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We the People: The Citizen and the Constitution
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The Power of Symbols: Monuments and Flags
On a Friday night in 2017, a group of about 250 people carrying torches, mostly young white men, marched in a column toward a statue of Thomas Jefferson at the University of Virginia. Violence erupted as they met a multiracial group of about 30 counterprotesters who had locked arms around the base of the statue. This first night of violence would set off days of mayhem in Charlottesville.

In this fourth webinar in the Power to the People series from the Center for Civic Education, Brandon Hasbrouck, Assistant Professor of Law at the Washington and Lee University School of Law, explains why symbols, such as monuments and flags, have such power and emotional impact for Americans.

The Power of Symbols: Monuments and Flags webinar is designed especially for teachers of civics, government, and U.S. history who want to better understand current controversies surrounding monuments and flags, but everyone is welcome to attend.

The Power to the People webinar series is sponsored by the Center for Civic Education, Kansas State University, and the Indiana Bar Foundation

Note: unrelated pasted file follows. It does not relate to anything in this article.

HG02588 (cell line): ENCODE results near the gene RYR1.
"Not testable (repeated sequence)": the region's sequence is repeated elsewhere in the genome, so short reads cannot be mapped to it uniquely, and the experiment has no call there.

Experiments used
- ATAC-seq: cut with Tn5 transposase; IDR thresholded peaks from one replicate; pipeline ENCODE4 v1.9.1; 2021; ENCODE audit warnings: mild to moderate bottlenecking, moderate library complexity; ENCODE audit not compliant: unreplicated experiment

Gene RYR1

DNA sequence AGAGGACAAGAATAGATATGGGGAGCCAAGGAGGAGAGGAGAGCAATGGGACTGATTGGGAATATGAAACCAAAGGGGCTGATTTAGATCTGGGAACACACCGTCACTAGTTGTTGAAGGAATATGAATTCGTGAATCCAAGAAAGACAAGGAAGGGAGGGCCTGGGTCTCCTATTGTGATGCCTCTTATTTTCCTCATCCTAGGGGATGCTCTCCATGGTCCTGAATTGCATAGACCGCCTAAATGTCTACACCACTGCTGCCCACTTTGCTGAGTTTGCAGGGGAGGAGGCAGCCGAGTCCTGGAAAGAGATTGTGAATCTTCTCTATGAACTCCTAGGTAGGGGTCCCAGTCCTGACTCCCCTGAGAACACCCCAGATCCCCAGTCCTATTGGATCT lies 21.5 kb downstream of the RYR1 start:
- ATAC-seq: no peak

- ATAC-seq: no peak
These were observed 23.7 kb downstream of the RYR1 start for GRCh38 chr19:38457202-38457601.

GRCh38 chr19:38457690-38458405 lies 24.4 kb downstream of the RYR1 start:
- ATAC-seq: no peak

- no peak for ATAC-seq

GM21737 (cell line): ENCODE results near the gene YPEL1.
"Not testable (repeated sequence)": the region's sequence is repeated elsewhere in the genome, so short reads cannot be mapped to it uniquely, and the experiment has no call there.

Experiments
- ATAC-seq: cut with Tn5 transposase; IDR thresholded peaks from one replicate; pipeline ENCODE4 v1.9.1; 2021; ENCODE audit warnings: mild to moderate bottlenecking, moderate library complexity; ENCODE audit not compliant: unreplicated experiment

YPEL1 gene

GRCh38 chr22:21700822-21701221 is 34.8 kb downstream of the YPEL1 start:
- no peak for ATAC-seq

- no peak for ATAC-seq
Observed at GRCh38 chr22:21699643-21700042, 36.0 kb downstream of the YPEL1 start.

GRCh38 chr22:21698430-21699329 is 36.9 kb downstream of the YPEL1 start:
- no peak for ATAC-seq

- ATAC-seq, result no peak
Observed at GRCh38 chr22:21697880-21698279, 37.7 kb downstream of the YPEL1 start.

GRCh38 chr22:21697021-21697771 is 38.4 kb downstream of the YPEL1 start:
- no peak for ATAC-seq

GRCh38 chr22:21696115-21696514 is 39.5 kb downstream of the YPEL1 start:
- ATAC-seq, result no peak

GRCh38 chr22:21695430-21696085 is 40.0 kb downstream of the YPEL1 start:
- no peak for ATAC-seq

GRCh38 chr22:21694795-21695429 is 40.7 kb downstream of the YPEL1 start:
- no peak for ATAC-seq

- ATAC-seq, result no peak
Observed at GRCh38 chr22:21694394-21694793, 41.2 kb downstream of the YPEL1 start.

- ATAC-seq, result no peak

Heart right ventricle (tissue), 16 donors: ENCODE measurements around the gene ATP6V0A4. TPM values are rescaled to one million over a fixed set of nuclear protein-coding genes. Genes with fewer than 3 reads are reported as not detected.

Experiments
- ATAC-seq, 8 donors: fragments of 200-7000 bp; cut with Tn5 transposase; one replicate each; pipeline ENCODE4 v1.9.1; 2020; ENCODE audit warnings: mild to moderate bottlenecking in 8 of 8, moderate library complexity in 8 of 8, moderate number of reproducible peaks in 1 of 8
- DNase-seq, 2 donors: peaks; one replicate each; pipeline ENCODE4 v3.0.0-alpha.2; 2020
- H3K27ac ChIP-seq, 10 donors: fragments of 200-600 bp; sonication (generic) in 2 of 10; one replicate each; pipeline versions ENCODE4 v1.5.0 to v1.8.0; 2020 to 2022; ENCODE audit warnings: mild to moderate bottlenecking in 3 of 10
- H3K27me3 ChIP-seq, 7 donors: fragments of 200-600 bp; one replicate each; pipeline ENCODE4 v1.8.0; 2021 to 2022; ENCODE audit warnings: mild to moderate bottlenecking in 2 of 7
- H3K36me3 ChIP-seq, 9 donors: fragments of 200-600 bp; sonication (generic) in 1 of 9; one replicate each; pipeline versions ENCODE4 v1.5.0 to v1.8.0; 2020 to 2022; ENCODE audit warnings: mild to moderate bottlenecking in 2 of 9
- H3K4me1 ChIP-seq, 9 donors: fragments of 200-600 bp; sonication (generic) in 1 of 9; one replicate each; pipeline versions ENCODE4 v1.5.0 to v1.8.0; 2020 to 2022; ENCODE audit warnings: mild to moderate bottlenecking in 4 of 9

Oct 8, 2020 07:30 PM in Eastern Time (US and Canada)

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Brandon Hasbrouck
Assistant Professor of Law @Washington and Lee University
Professor Brandon Hasbrouck is an Assistant Professor of Law at Washington and Lee University. He researches and teaches in the areas of criminal law, race relations law, and critical theory. His scholarship has been published or forthcoming in leading scholarly journals, including The Georgetown Law Journal and the UCLA Law Review. Professor Hasbrouck's scholarship has been the subject of much attention in the academic and popular media. His groundbreaking work on police abolition has been profiled on NBC News, Vox, and Slate, among other places. Professor Hasbrouck is frequently consulted on issues of race; recently, he published an op-ed article in the Washington Post on the problem with naming institutions after those who perpetrated racial terror. That piece sparked--and continues to drive--national debates on major news and radio networks, including Fox News, CNN, and Mornings on the Mall.